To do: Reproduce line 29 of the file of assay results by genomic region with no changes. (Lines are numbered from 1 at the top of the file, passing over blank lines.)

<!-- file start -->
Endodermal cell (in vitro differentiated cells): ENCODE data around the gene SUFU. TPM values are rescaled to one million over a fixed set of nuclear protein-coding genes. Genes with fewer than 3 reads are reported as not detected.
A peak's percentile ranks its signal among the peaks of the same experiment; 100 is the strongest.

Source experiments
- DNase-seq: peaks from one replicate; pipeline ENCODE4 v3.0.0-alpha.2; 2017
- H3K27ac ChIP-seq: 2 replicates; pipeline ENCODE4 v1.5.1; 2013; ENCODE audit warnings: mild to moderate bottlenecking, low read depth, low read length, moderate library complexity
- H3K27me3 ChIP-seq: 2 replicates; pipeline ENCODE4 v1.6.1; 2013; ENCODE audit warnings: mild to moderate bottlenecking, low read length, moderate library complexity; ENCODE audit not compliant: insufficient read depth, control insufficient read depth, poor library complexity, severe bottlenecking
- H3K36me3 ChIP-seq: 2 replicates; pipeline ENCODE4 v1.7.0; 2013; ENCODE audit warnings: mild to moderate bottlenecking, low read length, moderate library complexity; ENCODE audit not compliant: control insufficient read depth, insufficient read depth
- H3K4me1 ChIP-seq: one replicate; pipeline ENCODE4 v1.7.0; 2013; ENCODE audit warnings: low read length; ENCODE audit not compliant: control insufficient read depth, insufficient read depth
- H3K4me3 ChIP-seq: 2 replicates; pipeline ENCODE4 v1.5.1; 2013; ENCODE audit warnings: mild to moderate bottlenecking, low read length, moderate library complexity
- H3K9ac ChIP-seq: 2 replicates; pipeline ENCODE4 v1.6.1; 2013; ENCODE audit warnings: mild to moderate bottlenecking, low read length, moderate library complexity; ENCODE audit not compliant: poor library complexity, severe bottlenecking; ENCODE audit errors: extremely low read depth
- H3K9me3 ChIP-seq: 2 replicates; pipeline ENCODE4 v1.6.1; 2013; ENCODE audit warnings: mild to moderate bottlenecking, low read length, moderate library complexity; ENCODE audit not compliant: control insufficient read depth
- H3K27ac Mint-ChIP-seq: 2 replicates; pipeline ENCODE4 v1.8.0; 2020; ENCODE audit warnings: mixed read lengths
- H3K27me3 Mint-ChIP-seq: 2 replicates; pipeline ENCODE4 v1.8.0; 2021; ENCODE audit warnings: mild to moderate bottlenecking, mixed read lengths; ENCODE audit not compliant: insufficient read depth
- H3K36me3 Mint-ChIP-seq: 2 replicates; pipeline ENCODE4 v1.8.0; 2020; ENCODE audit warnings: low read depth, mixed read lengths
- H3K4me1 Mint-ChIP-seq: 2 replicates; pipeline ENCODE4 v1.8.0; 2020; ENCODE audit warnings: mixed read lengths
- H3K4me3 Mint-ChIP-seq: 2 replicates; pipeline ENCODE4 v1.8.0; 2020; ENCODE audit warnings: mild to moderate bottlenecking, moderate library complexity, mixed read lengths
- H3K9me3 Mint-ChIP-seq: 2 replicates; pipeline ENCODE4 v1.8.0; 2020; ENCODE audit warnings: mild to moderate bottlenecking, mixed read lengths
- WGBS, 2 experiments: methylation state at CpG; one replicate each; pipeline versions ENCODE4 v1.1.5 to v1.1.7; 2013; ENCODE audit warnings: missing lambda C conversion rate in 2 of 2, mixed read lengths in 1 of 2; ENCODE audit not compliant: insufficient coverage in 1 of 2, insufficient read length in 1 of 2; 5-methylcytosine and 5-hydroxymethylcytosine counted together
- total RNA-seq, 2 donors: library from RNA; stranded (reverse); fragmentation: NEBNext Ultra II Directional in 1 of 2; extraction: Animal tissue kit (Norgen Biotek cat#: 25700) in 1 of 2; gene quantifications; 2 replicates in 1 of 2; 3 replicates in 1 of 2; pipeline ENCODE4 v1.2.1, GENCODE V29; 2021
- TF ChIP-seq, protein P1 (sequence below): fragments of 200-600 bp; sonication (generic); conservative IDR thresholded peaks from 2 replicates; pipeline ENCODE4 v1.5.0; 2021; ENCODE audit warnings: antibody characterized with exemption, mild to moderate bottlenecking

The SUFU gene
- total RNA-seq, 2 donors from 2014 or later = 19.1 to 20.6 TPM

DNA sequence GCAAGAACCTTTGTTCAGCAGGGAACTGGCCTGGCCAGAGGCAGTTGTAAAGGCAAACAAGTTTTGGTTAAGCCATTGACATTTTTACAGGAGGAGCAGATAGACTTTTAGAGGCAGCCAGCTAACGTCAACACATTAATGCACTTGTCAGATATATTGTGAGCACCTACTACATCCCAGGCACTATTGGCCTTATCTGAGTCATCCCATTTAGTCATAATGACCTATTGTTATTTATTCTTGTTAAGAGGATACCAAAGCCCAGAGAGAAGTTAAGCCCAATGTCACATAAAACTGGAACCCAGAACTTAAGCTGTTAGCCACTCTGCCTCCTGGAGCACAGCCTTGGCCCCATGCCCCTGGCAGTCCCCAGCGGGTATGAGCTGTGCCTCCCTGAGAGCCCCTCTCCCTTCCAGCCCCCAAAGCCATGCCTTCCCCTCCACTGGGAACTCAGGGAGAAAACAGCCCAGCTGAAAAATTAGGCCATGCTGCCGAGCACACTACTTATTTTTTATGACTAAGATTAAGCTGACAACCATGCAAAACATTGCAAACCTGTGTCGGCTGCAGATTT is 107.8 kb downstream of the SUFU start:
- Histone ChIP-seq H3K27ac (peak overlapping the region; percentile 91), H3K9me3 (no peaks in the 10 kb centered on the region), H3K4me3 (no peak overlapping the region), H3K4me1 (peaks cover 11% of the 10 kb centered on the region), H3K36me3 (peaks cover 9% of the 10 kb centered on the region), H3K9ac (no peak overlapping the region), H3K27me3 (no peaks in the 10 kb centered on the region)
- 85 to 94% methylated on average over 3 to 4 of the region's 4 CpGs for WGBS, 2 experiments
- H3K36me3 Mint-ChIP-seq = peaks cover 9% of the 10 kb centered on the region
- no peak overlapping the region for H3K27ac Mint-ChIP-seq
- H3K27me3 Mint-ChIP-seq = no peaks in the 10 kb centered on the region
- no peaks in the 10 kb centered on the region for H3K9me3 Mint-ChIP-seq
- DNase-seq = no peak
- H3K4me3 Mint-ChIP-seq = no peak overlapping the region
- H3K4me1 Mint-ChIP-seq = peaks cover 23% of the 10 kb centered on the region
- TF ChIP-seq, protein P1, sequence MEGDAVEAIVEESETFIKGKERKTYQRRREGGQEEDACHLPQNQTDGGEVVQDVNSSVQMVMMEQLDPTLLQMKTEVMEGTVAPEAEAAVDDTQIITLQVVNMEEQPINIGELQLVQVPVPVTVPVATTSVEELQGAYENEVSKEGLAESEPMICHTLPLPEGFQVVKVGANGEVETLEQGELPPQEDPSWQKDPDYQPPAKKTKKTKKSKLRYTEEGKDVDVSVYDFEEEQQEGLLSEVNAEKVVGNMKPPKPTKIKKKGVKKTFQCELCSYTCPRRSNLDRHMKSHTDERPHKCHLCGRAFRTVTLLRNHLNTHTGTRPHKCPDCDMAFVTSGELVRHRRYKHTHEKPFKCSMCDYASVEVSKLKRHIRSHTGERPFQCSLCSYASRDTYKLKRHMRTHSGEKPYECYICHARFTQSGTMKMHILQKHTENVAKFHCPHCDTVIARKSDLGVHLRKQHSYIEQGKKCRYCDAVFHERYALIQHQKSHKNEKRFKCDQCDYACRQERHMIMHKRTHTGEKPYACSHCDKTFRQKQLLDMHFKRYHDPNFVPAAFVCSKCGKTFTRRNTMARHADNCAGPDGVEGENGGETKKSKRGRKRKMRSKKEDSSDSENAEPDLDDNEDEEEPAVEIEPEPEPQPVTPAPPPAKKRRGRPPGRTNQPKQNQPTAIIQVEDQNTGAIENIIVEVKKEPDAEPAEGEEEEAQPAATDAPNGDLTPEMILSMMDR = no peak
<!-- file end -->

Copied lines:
- no peaks in the 10 kb centered on the region for H3K9me3 Mint-ChIP-seq